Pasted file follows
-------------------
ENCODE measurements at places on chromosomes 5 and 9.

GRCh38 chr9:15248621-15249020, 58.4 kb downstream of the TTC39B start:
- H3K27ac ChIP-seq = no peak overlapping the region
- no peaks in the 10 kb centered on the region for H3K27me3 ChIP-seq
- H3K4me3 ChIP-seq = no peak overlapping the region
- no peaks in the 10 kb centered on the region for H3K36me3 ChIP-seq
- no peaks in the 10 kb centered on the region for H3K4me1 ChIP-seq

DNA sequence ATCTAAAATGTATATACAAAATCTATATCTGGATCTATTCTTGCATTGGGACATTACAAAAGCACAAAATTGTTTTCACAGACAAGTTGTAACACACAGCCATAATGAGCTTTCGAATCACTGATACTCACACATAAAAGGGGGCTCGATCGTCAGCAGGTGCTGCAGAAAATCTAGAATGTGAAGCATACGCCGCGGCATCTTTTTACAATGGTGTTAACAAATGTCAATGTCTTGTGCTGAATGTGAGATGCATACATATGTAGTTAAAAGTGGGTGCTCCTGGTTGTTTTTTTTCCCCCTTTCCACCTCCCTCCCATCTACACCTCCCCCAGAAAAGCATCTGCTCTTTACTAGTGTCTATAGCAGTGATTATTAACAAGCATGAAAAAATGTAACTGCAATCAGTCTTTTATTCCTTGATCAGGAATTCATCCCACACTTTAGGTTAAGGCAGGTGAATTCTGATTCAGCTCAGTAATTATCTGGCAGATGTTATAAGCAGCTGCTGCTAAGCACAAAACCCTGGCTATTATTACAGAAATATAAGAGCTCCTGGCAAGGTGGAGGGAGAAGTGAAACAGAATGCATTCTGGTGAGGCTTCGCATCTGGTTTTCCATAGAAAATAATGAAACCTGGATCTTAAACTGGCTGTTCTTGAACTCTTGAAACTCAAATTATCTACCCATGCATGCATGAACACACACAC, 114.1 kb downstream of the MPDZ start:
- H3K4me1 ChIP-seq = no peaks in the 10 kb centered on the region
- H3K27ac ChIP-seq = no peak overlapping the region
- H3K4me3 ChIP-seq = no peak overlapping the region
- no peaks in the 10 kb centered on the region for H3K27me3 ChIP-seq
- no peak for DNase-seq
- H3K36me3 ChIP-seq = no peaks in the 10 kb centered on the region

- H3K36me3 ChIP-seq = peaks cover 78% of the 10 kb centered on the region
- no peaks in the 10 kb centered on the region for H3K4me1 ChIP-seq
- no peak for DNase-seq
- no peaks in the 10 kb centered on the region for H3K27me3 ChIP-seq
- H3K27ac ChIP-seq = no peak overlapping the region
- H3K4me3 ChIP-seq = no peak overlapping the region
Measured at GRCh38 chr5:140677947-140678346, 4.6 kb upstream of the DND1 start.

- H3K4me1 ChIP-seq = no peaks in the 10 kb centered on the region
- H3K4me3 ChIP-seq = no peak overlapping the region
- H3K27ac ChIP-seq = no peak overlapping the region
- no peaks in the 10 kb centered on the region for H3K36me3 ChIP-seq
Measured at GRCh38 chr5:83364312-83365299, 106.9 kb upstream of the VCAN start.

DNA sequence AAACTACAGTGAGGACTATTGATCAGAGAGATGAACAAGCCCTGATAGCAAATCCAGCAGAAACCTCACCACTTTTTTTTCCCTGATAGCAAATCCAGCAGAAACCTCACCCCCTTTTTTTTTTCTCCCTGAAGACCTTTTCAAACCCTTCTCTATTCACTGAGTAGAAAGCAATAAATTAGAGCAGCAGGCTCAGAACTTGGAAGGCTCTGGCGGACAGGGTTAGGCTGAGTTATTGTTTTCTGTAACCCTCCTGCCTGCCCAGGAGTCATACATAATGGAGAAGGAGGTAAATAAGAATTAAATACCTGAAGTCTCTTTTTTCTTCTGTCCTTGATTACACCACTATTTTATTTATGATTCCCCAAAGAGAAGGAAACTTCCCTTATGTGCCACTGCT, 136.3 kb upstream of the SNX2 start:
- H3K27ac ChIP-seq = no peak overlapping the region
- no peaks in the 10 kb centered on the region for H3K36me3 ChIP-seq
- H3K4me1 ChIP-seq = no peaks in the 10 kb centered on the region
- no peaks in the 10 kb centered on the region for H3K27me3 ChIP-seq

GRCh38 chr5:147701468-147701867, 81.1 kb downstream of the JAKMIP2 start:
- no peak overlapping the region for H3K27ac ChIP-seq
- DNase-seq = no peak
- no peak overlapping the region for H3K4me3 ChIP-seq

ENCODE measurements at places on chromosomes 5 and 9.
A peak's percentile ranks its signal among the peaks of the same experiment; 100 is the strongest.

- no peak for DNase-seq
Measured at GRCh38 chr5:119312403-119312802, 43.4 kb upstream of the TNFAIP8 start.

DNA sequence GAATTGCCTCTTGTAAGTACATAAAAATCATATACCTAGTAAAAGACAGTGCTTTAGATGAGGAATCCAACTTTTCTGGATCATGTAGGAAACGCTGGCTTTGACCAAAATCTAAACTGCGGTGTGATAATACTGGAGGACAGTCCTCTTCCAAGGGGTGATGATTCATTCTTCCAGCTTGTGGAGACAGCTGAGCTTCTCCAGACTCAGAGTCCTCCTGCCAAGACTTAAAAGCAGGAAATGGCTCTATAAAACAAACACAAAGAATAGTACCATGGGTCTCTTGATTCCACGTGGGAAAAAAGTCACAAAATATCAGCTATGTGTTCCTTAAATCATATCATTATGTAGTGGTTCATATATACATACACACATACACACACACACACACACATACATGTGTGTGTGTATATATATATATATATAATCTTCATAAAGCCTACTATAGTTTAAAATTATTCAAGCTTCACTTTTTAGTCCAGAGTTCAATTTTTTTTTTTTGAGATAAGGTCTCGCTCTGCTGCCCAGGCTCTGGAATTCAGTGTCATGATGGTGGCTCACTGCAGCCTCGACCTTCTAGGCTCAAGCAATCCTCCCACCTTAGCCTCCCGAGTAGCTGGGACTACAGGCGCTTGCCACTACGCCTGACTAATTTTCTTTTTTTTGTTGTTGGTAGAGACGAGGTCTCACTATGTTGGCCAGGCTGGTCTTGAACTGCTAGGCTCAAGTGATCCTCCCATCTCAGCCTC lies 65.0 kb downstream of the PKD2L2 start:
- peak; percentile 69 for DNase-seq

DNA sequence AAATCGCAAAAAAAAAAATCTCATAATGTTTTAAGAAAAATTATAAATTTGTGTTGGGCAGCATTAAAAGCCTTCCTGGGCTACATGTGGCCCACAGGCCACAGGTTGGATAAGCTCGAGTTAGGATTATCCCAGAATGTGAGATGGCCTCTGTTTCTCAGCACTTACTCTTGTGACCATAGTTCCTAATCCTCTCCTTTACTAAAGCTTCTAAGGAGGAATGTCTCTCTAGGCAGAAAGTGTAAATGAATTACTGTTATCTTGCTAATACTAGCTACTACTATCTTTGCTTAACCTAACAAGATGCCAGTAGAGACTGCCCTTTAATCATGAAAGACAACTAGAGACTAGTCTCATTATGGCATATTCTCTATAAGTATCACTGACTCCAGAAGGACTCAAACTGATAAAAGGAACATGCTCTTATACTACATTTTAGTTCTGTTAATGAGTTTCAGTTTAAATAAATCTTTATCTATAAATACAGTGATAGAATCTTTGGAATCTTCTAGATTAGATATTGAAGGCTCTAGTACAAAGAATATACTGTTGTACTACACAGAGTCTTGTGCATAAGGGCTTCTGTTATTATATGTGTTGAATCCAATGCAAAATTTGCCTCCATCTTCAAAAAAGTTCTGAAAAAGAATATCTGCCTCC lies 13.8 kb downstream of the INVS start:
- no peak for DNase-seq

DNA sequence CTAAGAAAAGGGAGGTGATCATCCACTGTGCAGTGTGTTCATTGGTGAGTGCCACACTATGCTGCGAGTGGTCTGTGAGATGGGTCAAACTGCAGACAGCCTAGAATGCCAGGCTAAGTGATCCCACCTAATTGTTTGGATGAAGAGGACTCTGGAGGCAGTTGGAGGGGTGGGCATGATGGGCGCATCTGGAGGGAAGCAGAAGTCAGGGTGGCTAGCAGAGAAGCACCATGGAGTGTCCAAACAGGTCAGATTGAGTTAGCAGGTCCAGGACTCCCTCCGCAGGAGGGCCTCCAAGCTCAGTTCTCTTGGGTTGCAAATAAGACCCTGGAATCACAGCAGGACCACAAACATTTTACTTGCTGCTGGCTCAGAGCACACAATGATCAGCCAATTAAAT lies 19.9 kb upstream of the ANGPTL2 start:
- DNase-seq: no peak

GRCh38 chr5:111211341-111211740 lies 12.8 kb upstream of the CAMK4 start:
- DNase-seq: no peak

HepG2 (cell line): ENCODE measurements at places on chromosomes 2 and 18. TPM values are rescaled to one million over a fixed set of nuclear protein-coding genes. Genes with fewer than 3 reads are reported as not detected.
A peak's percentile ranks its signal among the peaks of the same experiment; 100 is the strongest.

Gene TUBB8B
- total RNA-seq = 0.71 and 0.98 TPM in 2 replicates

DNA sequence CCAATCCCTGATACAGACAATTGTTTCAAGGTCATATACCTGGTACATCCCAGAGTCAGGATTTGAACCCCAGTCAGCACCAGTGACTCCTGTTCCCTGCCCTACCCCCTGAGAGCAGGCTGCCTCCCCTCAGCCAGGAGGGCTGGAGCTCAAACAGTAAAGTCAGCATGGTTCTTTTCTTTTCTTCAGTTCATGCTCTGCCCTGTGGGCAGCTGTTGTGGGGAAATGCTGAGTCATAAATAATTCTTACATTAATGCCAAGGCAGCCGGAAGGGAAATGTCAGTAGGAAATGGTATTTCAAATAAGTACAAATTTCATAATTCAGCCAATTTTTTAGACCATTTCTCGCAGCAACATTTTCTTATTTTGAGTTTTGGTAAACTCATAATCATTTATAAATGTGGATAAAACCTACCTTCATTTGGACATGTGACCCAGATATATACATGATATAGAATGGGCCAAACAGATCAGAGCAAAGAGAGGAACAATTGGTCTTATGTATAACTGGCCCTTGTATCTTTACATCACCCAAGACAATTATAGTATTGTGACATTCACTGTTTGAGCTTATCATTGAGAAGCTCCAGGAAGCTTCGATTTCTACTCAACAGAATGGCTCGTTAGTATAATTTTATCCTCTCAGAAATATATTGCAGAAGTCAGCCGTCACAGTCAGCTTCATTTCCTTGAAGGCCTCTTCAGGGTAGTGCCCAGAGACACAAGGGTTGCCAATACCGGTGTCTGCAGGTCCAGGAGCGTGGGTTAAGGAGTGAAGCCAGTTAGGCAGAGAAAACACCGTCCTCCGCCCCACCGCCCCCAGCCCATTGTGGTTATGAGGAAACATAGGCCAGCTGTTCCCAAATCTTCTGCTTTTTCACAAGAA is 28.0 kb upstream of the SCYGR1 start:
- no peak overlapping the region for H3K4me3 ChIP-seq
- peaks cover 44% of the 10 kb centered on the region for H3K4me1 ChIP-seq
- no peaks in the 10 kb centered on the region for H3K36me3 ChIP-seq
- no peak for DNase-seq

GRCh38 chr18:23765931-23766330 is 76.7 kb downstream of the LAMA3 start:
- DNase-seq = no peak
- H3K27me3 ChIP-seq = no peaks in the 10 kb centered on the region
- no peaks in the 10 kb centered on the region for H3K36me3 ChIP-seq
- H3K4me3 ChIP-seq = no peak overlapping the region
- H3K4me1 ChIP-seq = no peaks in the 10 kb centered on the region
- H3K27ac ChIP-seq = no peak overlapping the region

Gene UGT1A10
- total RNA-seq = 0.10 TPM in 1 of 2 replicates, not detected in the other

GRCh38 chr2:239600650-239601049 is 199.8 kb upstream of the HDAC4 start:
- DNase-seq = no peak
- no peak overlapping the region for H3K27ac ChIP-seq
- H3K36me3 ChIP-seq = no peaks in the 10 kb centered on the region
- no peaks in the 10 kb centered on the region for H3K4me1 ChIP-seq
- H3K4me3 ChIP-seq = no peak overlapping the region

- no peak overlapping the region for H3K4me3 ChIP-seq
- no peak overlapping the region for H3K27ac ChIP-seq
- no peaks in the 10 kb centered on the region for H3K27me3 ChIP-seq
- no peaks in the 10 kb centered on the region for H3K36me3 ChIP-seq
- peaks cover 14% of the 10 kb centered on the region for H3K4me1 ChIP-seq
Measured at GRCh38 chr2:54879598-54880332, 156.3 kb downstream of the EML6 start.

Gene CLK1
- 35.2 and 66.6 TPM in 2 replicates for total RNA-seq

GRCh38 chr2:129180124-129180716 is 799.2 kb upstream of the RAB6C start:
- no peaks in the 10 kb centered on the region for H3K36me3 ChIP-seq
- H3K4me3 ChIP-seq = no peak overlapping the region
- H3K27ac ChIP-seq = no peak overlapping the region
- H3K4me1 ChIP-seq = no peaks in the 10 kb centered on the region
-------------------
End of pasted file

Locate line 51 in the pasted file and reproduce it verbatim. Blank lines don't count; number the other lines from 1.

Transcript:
- total RNA-seq = 0.71 and 0.98 TPM in 2 replicates